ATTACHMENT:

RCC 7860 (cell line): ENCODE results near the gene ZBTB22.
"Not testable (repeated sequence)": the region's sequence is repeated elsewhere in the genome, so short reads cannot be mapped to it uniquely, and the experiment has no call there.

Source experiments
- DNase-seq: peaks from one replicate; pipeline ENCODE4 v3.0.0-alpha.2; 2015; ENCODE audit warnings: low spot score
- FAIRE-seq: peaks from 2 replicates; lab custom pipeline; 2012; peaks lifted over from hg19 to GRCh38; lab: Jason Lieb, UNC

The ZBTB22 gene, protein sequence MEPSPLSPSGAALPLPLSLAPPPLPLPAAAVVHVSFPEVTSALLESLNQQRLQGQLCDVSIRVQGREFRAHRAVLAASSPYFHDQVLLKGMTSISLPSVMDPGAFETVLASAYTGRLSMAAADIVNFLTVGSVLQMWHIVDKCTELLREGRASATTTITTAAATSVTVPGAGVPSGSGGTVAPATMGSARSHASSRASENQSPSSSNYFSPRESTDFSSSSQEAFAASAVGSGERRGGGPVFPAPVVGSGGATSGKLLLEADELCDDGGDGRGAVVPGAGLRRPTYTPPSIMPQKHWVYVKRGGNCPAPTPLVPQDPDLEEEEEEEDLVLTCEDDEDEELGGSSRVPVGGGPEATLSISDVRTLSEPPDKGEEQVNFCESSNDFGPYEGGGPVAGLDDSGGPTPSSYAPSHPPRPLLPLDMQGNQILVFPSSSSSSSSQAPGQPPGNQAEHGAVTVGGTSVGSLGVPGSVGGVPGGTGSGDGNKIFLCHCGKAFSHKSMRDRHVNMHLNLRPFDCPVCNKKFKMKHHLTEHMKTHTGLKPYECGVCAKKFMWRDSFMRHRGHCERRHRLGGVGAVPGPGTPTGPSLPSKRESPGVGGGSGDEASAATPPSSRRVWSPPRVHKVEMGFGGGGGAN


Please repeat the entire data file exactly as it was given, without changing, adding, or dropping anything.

RCC 7860 (cell line): ENCODE results near the gene ZBTB22.
"Not testable (repeated sequence)": the region's sequence is repeated elsewhere in the genome, so short reads cannot be mapped to it uniquely, and the experiment has no call there.

Source experiments
- DNase-seq: peaks from one replicate; pipeline ENCODE4 v3.0.0-alpha.2; 2015; ENCODE audit warnings: low spot score
- FAIRE-seq: peaks from 2 replicates; lab custom pipeline; 2012; peaks lifted over from hg19 to GRCh38; lab: Jason Lieb, UNC

The ZBTB22 gene, protein sequence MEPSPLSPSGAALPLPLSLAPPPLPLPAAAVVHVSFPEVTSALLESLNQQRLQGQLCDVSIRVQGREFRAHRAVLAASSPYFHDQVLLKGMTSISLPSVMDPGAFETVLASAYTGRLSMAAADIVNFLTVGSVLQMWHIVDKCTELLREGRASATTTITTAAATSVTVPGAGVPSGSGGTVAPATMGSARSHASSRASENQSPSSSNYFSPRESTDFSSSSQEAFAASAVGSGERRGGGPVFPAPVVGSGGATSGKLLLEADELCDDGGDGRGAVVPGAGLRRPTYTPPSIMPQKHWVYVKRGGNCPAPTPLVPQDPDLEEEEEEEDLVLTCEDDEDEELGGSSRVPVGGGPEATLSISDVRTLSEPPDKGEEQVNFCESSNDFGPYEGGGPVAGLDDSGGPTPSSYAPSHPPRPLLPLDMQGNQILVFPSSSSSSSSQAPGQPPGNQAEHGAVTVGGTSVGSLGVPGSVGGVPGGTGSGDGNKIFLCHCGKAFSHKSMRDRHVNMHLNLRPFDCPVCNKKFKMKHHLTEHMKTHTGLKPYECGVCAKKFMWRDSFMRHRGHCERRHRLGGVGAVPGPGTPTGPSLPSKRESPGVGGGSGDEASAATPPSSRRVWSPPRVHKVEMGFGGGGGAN